Another method is disclosed to achieve (near) frame-accurate access or localization to a specific position or frame in a broadcast stream. A specific position or frame to be displayed is localized by using both system_time in STT (or UTC_time in TDT or other equivalents) as a time marker and relative time with respect to the time marker. More specifically, the localization to a specific position is achieved by using system_time in STT that is a preferably first-occurring and nearest one preceding the specific position or frame to be localized, as a time marker. Additionally, since the time marker used alone herein does not usually provide frame accuracy, the relative time of the specific position with respect to the time marker is also computed in the resolution of preferably at least or about 30 Hz by using a clock, such as PCR, STB's internal system clock if available with such accuracy, or other equivalents. It is also noted that the information on broadcast STT or other equivalents should also be stored with the AV stream itself in order to utilize it later for localization.

FIG. 1 illustrates how to localize the frame 102 using system_time in STT and relative time. The positions 108, 109 and 110 correspond to the broadcast STTs, respectively. Assume that the STT is broadcast once every 0.7 seconds. Then, the STTs at 109 and 110 could have the same values of system_time due to round-off whereas the STT in 108 has a distinct system_time. The system_time or time marker for 102 is the STT at 109 obtained by finding the first-occurring and nearest STT preceding 102. The relative time is calculated from the position of the TS packet carrying the last byte of STT containing system_time 109 in resolution of at least or about 30 Hz. The relative time 106 for the position 102 could be calculated by the difference of PCR values between 105 and 101 in resolution of 90 kHz. Alternatively, the localization to a specific position may be achieved by interpolating or extrapolating the values of system_time in STT (or UTC_time in TDT or other equivalents) in the resolution of preferably at least or about 30 Hz by using a clock, such as PCR, STB's internal system clock if available with such accuracy, or other equivalents.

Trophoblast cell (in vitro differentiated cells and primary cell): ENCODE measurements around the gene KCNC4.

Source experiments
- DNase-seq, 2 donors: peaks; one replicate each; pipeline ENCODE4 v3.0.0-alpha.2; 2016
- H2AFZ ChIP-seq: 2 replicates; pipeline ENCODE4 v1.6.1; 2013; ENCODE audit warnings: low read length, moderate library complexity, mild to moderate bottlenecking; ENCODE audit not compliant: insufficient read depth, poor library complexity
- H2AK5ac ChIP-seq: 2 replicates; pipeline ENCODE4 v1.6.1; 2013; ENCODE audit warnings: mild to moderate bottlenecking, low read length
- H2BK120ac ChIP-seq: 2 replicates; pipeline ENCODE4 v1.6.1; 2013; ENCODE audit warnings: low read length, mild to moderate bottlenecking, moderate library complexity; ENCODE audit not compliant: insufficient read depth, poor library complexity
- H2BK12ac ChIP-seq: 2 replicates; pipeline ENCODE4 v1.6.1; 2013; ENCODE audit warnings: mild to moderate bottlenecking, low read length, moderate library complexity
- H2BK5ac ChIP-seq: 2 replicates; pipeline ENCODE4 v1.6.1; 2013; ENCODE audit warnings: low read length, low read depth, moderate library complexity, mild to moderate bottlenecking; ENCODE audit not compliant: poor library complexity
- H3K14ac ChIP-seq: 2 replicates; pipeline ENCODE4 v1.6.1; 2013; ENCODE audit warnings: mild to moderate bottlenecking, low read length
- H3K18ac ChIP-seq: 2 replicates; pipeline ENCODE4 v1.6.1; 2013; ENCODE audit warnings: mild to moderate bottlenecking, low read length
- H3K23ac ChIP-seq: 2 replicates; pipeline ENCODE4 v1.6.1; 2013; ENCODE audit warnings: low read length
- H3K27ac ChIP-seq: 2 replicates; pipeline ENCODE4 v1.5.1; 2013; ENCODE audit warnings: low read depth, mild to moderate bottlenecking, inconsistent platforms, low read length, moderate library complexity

Another method is disclosed to achieve (near) frame-accurate access or localization to a specific position or frame in a broadcast stream. The localization information on a specific position or frame to be displayed is obtained by using both system_time in STT (or UTC_time in TDT or other equivalents) as a time marker and relative byte offset with respect to the time marker. More specifically, the localization to a specific position is achieved by using system_time in STT that is a preferably first-occurring and nearest one preceding the specific position or frame to be localized, as a time marker. Additionally, the relative byte offset with respect to the time marker maybe obtained by calculating the relative byte offset from the first packet carrying the last byte of STT containing the corresponding value of system_time. It is also noted that the information on broadcast STT or other equivalents should also be stored with the AV stream itself in order to utilize it later for localization. FIG. 1 also illustrates how to localize the frame 102 using system_time in STT and relative byte offset. Assume also that the STT is broadcast once every 0.7 seconds. Then, the STTs at 109 and 110 could have the same values of system_time due to round-off whereas the STT in 108 has a distinct system_time. The system_time or time marker for 102 is the STT at 109 obtained by finding the first-occurring and nearest STT preceding 102. The position 104 is the byte position of the recorded bit stream where the encoded frame data starts. The position 101 is the byte position of the recorded bit stream corresponding to the position of the TS packet carrying the last byte of STT containing system_time 109. The relative byte offset 107 is obtained by subtracting the byte position 104 from 104.